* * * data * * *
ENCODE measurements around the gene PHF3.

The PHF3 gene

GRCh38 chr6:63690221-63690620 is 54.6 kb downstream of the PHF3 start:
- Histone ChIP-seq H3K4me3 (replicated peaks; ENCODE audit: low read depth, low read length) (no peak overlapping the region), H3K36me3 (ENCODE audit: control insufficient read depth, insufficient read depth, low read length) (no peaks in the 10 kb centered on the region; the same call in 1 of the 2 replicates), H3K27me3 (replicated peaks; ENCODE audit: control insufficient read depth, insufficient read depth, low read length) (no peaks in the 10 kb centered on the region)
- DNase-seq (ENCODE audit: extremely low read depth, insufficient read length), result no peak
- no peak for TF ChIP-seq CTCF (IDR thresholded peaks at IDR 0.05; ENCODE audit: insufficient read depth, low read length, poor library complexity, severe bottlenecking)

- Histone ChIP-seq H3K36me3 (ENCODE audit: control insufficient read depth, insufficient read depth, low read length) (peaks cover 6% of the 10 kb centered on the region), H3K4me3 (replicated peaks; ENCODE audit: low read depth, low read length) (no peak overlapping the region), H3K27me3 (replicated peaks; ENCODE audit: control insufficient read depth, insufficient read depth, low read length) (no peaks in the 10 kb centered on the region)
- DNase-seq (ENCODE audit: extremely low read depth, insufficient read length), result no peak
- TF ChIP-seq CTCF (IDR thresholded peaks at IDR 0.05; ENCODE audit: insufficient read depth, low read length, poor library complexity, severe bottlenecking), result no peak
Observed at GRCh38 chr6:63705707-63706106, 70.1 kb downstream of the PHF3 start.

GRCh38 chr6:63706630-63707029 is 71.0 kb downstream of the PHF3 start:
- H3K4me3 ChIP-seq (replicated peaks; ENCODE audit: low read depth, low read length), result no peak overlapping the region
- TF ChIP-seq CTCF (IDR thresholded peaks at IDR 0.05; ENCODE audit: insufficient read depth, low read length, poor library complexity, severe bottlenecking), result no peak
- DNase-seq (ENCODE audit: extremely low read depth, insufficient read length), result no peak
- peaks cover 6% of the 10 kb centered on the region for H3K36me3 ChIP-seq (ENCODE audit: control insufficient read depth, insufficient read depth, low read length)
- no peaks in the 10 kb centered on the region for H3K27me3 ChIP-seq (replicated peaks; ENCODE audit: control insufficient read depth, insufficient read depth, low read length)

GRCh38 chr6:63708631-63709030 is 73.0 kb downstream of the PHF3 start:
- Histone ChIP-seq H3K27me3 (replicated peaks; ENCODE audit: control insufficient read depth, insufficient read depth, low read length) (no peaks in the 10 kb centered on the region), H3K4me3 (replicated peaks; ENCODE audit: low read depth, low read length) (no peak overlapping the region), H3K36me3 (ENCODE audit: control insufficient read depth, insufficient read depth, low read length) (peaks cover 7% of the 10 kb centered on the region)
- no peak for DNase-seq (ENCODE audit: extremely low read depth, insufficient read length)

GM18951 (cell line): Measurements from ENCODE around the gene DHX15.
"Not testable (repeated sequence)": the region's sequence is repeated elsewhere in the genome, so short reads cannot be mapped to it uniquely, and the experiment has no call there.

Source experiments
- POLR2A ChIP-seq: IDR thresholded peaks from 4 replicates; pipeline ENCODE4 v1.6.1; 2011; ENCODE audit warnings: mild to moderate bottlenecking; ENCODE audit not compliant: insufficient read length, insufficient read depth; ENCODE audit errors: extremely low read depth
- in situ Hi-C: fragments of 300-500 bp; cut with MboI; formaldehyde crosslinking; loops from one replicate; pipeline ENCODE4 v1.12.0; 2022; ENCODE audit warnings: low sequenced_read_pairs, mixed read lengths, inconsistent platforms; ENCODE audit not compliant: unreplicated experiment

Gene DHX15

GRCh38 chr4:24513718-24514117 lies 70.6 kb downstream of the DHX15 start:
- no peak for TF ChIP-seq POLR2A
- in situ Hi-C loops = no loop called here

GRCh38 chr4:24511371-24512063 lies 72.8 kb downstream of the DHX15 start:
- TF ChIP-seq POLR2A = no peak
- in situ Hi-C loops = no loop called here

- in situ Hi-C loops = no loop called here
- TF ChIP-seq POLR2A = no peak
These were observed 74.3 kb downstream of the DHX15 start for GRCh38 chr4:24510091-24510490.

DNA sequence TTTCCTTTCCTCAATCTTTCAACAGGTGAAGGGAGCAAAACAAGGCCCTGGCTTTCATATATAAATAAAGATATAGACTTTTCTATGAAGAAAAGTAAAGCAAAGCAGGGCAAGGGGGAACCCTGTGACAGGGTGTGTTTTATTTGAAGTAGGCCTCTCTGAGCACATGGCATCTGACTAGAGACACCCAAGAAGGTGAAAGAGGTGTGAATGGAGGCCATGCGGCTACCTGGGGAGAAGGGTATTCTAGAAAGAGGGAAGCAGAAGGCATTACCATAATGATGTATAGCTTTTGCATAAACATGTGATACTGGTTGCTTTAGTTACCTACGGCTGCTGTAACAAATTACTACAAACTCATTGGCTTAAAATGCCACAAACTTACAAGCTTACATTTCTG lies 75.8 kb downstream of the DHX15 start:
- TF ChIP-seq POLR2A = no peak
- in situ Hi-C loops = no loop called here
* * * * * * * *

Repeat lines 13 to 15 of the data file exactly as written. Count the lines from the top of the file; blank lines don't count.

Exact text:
- TF ChIP-seq CTCF (IDR thresholded peaks at IDR 0.05; ENCODE audit: insufficient read depth, low read length, poor library complexity, severe bottlenecking), result no peak
- DNase-seq (ENCODE audit: extremely low read depth, insufficient read length), result no peak
- peaks cover 6% of the 10 kb centered on the region for H3K36me3 ChIP-seq (ENCODE audit: control insufficient read depth, insufficient read depth, low read length)